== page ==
The United Nations on Saturday condemned the announcement by a Taliban NGO and said it would try to get a meeting with the Taliban leadership to seek clarity.

“Women must be empowered to play a critical role in all aspects of life, including humanitarian response. Banning women from working would violate women’s most basic rights, as well as a clear violation of humanitarian principles,” the UN said in a statement. “This latest decision will only further hurt the most vulnerable, especially women and girls.”

UNICEF said the order was a “reckless reduction in the rights of girls and women (which) will have serious consequences for the provision of health, nutrition and education services to children”.

Amnesty International called for the ban “to be lifted immediately” and for the Taliban to “stop abusing their power”.

The International Committee of the Red Cross (ICRC) said on Sunday it was particularly concerned about the future of Afghanistan’s health system and female patients.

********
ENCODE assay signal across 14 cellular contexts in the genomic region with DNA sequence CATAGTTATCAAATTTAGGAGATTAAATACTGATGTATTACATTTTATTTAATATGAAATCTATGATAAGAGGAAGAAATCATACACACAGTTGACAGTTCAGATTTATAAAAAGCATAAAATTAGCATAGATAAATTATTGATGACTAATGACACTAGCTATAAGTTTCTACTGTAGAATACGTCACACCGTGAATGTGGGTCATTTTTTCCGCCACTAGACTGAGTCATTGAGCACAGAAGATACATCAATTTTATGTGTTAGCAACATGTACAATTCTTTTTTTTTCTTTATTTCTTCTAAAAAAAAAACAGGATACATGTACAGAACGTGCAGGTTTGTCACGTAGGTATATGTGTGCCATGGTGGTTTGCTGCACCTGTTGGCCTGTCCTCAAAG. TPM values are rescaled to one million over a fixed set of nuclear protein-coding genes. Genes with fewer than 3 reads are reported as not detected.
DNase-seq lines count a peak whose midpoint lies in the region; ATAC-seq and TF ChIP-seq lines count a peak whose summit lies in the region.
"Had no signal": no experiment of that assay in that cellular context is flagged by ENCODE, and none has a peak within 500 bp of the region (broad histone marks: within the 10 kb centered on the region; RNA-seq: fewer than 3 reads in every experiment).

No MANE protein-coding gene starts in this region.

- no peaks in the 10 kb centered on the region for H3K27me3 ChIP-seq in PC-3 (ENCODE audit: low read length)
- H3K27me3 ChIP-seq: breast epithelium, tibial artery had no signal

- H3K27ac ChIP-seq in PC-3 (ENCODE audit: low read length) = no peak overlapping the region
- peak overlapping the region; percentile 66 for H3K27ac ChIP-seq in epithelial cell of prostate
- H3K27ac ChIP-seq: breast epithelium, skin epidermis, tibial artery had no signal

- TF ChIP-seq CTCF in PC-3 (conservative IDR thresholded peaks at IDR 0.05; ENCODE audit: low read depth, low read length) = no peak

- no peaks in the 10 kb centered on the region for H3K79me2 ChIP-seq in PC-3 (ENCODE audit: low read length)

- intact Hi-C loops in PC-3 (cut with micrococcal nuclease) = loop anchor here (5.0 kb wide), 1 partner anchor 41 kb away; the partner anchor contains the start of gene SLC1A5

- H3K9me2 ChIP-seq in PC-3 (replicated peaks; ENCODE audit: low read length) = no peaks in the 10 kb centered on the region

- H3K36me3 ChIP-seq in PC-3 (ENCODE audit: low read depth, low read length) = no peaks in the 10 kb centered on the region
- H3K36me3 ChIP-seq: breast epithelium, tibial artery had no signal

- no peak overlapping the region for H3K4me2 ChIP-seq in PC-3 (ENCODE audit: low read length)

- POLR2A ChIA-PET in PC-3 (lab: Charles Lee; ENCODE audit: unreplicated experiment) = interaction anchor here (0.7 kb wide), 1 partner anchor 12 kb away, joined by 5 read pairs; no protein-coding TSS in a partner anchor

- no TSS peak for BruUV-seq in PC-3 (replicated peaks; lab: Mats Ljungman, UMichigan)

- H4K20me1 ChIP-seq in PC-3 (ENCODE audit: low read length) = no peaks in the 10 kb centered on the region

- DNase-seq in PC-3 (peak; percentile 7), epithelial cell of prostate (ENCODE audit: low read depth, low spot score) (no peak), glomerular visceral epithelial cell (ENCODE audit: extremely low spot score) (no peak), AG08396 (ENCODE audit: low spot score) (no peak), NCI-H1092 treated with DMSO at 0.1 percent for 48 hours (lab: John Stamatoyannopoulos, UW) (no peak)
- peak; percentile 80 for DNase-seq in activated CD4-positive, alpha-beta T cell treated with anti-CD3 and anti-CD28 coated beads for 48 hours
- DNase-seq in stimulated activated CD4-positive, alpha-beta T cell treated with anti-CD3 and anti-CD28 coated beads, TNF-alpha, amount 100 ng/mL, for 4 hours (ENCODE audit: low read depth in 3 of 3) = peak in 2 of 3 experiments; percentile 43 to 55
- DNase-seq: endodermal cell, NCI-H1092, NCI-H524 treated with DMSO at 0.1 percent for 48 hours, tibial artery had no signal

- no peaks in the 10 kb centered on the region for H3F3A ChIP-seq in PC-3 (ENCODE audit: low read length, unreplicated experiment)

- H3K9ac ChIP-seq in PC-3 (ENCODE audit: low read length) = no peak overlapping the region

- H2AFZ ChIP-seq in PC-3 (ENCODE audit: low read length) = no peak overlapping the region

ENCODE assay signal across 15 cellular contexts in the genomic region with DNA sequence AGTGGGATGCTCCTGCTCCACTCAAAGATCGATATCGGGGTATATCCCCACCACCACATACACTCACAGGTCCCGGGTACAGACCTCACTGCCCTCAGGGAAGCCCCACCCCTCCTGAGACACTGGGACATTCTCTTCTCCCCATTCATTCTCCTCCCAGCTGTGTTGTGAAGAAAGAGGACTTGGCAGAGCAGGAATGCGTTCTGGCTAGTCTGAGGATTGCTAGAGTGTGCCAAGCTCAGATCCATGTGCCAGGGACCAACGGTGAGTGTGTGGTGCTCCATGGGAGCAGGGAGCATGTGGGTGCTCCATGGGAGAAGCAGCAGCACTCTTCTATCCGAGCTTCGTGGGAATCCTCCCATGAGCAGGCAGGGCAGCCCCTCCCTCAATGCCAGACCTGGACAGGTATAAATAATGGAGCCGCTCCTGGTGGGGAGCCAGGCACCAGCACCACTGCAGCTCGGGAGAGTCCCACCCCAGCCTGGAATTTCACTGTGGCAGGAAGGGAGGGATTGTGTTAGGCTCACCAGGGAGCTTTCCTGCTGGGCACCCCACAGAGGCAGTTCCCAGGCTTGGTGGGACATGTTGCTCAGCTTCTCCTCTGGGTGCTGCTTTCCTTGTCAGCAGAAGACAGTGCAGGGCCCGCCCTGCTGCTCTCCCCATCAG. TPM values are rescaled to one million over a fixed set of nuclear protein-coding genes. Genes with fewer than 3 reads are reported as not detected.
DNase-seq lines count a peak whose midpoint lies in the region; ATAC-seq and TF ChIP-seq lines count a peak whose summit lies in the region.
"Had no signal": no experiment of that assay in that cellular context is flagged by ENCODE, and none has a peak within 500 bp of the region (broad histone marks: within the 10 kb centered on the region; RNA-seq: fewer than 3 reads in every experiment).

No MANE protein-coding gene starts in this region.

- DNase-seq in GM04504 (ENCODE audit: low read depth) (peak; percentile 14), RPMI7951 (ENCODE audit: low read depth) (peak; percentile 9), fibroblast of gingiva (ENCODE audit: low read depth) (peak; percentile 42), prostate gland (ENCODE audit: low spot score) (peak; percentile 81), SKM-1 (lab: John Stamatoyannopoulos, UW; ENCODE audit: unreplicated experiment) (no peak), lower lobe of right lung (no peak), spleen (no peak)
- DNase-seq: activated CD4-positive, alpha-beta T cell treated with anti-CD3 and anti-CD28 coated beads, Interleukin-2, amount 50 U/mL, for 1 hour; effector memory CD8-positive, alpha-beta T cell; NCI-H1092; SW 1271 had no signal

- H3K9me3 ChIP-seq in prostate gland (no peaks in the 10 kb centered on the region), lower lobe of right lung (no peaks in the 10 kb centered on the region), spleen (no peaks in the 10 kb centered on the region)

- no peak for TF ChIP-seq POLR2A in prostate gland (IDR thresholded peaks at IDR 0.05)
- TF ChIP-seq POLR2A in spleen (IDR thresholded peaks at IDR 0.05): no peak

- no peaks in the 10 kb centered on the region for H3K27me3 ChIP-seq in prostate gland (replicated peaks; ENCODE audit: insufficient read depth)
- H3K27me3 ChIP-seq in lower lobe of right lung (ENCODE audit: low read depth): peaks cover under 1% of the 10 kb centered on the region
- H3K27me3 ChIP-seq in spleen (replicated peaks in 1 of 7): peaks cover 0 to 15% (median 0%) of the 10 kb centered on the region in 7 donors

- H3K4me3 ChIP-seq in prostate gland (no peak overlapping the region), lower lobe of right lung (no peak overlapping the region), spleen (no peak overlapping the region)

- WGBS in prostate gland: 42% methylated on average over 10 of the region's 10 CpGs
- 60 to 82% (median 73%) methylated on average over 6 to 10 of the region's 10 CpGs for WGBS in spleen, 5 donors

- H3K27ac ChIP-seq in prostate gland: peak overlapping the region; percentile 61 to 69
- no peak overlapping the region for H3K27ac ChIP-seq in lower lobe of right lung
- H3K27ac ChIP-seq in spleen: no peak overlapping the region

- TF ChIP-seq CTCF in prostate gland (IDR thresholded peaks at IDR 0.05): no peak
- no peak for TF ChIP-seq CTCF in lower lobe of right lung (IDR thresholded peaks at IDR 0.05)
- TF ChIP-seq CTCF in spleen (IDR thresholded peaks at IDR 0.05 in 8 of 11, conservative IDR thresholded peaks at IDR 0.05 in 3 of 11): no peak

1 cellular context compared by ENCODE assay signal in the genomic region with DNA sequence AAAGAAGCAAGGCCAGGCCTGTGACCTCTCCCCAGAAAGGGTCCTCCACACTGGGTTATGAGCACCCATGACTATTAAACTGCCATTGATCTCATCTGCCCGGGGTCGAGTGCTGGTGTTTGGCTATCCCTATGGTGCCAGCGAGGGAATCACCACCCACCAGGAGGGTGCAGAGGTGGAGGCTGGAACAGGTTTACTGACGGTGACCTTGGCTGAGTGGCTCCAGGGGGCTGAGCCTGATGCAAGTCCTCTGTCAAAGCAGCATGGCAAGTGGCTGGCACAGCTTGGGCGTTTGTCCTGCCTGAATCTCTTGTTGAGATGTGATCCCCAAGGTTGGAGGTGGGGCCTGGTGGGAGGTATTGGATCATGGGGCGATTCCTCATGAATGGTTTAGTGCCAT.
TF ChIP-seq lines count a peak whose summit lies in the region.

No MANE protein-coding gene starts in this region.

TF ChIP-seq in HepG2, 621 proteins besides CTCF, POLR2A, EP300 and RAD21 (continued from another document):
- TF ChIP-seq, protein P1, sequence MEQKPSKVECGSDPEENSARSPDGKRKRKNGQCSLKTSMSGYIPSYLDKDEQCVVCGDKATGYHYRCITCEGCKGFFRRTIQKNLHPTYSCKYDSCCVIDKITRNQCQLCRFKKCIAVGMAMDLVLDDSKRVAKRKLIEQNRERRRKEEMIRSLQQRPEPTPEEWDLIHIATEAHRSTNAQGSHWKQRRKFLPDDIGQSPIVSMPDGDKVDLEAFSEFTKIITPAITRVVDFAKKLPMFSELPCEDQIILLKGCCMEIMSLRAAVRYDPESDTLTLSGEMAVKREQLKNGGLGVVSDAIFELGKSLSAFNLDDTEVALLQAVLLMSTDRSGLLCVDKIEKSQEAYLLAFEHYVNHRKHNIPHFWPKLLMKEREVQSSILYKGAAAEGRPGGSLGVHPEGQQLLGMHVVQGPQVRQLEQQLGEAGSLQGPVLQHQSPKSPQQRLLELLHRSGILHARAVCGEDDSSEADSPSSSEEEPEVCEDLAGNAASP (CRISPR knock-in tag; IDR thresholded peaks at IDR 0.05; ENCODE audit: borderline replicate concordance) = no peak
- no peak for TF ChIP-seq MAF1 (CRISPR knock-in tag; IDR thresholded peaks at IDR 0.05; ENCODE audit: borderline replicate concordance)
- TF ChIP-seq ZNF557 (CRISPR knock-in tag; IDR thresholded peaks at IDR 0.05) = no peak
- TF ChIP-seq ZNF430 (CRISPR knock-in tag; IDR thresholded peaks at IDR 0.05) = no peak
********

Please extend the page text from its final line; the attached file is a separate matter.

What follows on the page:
The ICRC said it supports 45 health structures in Afghanistan, including hospitals and medical schools. Incidentally, it pays the salaries of 10,483 health workers – 33% of whom are women.

US Secretary of State Anthony Blinken also condemned the move on Saturday. “Deeply concerned that the Taliban’s ban on women delivering humanitarian aid to Afghanistan will prevent vital and life-saving aid for millions,” he tweeted. “Women are central to humanitarian operations around the world. This decision could be devastating for the Afghan people.

Taliban spokesman Zabihullah Mujahid said US officials “should not interfere in the internal problems” of Afghanistan.

“These organizations operating in Afghanistan are required to abide by the laws and regulations of our country,” he tweeted on Sunday, adding: “We do not allow anyone to utter irresponsible words or make threats about the decisions or officials of the Islamic emirate in Afghanistan. under the heading of humanitarian aid’.